From atop a hill my vantage point of the lake is quite impressive. As is the silence. I don’t know which drew me here the most, but now I’m thinking it is more than the landscape and lack of noise.

As I look down at the lake, still covered in ice, I know that nature has order, which provides a great repose. I know the ice will melt, that the migrant ducks will arrive, and then the songbirds all along the greening shoreline.

There will be the sequence, structure and succession of spring, the same as last year but somehow all new, all in nature’s amazing excess.

Hounded and chased by bad news, I took to the outdoors. I heard some say we often turn to sports in times of national crisis, sports as a diversion and a unifier. This time, sports is bidding for a spot near the epicenter of our health worries.

But there is nature, the outdoors, offering even more than a diversion. It’s a healthy haven for the soul and body, where we can clear our heads and breath fresh air. I can touch with no fear the maple tree, where the sweet sap has been urged on by the afternoon sun in as much as I have been drawn here.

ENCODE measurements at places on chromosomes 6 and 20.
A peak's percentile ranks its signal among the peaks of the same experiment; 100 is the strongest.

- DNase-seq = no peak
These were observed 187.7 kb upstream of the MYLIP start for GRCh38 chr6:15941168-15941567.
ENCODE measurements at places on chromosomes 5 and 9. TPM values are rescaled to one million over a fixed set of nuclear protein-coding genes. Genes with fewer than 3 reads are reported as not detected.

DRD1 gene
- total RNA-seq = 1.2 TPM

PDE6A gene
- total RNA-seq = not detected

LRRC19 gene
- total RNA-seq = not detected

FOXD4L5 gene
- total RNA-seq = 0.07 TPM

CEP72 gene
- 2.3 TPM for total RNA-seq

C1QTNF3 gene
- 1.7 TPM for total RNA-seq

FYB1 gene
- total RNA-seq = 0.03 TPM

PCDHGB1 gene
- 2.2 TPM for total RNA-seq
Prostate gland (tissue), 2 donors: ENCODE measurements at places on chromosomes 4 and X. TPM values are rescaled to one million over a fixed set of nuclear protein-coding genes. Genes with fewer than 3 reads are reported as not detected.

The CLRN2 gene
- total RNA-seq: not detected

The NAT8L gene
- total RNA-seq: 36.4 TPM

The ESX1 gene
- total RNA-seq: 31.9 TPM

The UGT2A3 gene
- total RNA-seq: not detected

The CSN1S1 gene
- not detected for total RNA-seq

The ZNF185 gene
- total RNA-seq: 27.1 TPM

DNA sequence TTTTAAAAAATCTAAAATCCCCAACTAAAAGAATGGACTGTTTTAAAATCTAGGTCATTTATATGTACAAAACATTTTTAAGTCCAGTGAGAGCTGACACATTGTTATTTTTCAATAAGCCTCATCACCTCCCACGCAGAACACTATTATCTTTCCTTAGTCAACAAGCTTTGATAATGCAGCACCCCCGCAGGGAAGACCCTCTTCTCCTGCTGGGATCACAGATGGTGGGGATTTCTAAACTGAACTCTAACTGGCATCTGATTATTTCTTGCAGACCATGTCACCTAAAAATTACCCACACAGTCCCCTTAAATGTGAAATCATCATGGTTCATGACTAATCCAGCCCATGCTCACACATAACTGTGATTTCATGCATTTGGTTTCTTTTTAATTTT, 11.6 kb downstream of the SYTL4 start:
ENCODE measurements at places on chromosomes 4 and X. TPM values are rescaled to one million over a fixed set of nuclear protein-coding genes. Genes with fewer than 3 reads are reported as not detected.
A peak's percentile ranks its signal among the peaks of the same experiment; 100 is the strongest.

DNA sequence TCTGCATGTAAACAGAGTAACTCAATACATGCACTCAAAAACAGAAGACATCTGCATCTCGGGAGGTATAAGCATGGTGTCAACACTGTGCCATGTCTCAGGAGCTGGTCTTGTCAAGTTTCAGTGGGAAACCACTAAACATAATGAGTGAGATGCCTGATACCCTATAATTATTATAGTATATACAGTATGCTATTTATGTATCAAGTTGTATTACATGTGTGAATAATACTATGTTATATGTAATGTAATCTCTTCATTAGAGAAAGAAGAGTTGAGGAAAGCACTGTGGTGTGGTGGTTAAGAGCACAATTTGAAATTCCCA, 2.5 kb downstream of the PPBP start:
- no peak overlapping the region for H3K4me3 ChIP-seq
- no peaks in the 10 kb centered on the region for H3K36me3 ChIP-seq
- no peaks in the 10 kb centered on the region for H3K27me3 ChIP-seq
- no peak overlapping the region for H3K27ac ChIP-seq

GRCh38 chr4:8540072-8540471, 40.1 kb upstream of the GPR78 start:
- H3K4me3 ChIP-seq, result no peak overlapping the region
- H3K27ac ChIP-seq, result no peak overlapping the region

Henry David Thoreau wrote in the 19th century, “There are moments when all anxiety and stated toil are becalmed in the infinite leisure and repose of nature.” Frank Lloyd Wright observed a century later, “Study nature, love nature, stay close to nature. It will never fail you.”

We all can’t walk the woods and shorelines. But we can all allow nature to take over our thoughts for a time, move the troubling horizon for a moment or more, perhaps simply by watching a bird feeder, a sunrise, or reading through spring’s revealing. Slowly yet surely. Nature is consistent in its tranquility. Worries becalmed.

Greschner is Rice Lake Chronotype sports editor.